A good cold front pushed in on Tuesday, bringing us .76" of much needed rain. It also brought in warblers! About 8:30 on Wednesday morning, a warbler was foraging in the oak right off the deck just above eye level, not even 10 feet out from the window. A young hummingbird was hassling it. Wow, I was surprised to see it and confirmed with binoculars - a hybrid Lawrence's Warbler. It looked like a female Golden-winged Warbler with a complete wash of soft yellow over it and deep yellow wing bars. Plate 3 in Peterson's Warblers shows it at bottom right, but this bird was not as sooty as that drawing. I watched it in the oak, then it moved to a rough-leaved dogwood. I grabbed the camera to go out and then watched as it just went deeper into the thicket. I have not seen this bird again and did not get a photo of it, and believe me, I tried. There are many variations of Blue-winged X Golden-winged hybrid birds. The Lawrence's Warbler is the rarer type because it is a backcross. This phenomenon is explained a bit more here:
So, yes. It got away. Sightings like this really keep me interested in birds!! We just never know what might pop in, especially during migration. I am just glad the bird found our yard and was able to find food here. There were other birds here on Wednesday, like this Orange-crowned Warbler and a normal looking female Golden-winged Warbler.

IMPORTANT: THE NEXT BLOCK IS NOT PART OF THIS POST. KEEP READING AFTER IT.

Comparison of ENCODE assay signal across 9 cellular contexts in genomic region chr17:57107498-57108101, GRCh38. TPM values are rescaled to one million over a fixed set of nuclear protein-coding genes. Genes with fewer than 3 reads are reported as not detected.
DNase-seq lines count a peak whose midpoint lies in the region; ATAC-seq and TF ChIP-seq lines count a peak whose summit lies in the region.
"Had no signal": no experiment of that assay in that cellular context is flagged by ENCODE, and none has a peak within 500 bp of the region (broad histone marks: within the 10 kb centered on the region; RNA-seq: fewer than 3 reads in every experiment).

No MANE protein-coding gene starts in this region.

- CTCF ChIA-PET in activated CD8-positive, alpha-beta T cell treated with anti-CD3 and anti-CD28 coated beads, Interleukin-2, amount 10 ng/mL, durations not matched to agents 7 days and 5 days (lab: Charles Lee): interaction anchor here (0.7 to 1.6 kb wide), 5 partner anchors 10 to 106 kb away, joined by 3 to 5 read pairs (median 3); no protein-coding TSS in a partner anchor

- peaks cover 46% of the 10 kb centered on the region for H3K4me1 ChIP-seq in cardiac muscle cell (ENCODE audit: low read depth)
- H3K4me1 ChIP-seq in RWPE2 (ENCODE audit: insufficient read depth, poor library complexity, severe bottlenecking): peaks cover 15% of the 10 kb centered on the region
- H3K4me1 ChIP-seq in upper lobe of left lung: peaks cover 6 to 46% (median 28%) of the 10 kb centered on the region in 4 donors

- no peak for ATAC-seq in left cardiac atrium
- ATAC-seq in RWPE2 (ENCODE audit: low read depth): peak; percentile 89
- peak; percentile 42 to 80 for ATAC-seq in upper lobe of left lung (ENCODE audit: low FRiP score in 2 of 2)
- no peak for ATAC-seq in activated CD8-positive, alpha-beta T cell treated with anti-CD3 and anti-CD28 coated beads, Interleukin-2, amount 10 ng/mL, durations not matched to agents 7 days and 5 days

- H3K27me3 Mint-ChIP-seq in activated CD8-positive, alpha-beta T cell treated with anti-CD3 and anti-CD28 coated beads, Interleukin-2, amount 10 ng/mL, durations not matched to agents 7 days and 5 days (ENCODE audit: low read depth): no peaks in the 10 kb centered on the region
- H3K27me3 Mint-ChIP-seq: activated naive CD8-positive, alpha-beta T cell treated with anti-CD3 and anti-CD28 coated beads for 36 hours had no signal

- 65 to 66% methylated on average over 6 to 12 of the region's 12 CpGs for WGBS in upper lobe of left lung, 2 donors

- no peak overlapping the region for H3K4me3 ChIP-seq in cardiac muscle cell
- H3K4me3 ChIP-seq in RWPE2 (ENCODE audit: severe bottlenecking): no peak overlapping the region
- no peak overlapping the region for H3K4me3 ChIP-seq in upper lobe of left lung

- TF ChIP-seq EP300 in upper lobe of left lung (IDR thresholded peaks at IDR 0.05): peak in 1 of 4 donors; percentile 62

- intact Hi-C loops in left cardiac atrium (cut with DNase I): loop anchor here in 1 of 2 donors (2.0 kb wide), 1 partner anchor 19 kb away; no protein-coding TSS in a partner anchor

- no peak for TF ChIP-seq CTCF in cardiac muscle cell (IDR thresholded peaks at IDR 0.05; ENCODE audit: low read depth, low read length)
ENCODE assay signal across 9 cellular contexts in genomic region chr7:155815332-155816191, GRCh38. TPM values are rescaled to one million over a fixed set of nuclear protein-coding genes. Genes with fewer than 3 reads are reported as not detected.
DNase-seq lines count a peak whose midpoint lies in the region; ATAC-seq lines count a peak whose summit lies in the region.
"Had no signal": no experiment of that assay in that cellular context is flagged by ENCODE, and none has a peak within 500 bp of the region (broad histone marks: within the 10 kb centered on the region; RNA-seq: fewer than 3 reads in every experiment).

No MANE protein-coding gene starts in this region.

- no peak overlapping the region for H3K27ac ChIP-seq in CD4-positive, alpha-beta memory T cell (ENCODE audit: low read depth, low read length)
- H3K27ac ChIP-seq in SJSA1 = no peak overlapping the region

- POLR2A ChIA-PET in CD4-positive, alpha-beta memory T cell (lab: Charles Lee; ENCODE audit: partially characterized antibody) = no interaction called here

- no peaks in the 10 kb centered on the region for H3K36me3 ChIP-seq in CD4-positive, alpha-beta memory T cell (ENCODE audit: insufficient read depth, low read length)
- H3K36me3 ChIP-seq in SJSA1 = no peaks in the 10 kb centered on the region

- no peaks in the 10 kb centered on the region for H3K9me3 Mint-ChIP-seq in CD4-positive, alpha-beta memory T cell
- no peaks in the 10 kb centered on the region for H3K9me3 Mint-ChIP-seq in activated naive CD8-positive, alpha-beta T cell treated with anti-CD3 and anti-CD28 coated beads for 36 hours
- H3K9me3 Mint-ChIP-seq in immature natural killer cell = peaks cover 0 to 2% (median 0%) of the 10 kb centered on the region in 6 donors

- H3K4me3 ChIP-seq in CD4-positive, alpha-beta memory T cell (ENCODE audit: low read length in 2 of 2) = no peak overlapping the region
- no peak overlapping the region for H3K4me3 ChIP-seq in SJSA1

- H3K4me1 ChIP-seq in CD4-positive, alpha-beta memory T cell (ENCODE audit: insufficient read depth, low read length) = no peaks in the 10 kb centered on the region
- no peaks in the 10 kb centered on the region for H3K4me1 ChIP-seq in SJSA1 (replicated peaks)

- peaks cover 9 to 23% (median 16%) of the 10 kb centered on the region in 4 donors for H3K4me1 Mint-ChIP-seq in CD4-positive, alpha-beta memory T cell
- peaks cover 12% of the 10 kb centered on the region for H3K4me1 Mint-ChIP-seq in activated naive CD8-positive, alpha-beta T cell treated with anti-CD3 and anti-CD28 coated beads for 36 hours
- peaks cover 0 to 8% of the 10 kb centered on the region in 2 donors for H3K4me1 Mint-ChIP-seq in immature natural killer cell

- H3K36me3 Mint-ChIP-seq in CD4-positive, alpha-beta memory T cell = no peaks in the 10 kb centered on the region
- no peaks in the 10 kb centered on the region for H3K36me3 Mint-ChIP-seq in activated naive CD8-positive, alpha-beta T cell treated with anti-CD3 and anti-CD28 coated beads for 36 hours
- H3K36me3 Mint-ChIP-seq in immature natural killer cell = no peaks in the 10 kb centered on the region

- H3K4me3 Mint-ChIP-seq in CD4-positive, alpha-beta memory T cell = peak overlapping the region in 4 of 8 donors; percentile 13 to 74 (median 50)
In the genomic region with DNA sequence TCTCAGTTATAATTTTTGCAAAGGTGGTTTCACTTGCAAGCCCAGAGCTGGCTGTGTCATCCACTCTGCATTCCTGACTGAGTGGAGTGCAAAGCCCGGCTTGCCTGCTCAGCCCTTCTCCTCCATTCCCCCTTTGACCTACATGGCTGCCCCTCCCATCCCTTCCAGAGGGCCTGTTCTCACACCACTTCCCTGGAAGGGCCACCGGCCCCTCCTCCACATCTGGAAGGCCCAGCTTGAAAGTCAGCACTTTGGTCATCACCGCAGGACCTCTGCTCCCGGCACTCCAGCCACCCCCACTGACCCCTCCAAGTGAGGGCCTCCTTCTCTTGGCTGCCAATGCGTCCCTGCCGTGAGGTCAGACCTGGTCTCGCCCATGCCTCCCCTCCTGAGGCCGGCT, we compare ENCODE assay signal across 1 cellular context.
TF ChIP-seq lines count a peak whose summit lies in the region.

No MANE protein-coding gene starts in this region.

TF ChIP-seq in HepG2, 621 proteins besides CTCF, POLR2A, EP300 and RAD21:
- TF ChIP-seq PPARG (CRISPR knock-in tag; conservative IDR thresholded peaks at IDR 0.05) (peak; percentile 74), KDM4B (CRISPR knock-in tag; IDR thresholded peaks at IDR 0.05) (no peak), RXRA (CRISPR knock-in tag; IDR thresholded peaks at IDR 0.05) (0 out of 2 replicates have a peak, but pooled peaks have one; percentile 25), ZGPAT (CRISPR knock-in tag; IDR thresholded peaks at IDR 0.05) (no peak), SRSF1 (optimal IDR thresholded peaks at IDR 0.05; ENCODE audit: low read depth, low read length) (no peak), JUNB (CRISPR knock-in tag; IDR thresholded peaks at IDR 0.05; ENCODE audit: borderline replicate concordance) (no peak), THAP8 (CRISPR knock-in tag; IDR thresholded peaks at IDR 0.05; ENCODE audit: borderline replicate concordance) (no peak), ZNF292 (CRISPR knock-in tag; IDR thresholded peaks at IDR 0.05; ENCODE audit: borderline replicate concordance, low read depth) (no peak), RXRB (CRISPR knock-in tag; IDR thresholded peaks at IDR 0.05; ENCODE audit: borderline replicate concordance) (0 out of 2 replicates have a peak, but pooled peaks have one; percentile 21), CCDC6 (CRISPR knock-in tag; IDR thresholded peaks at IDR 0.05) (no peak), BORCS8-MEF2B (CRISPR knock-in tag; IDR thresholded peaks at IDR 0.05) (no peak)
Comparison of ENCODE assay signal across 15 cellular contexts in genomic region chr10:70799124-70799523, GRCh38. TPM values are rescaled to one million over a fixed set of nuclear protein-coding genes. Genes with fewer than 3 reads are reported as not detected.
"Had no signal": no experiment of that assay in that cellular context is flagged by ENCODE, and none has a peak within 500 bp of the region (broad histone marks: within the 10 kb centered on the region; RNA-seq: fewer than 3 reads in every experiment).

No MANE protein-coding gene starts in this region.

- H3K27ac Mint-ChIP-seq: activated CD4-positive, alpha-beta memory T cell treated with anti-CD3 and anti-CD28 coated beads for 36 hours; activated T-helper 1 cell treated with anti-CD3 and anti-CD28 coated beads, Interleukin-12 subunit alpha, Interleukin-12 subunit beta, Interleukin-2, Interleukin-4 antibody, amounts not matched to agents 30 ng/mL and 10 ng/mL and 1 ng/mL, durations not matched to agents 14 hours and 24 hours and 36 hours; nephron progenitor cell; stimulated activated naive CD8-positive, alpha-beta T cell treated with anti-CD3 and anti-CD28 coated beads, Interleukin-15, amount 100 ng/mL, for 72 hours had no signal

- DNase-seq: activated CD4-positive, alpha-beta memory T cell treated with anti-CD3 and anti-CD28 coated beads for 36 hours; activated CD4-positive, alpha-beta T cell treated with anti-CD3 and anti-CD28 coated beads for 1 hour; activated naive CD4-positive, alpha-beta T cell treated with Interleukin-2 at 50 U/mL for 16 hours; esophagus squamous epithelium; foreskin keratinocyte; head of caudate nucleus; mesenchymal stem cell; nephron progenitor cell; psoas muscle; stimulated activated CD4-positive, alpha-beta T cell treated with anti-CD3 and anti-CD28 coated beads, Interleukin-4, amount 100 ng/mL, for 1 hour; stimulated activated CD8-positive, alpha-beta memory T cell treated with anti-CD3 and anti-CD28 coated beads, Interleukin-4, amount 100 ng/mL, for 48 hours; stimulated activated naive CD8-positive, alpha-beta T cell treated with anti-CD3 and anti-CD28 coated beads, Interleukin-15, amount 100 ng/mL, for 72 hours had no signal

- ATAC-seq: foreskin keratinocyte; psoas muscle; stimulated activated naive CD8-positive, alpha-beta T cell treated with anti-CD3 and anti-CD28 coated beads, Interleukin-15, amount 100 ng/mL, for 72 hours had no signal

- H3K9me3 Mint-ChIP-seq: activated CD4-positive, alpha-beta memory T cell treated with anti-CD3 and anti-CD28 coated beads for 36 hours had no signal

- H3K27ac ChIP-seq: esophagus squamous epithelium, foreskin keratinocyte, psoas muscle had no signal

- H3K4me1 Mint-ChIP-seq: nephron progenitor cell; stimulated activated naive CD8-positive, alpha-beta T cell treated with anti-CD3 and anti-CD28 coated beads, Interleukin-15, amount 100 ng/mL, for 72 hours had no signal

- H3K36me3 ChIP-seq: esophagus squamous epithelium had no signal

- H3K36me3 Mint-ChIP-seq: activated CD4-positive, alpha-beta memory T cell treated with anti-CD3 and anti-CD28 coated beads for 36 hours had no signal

Use your imagination and put a soft yellow wash of color all over this bird - that's what the Lawrence's Warbler looked like.
It was a real feeding frenzy with these birds working feverishly to find caterpillars to fuel them on to the south. On Thursday, more showed up. There were several Black-throated Green warblers.
A Black and White Warbler found insects in the bark of this snag.
A first year American Redstart checked out the bubbler.
A Magnolia Warbler foraged in this Spicebush.
This Bay-breasted Warbler was in a small elm, a favorite tree for migrants to find food on.
A Chestnut-sided Warbler finally got a chance to bathe later in the afternoon.
There are more migrants still to come! To see all the photos of birds since the last post, look in the 2016 Birds gallery beginning here: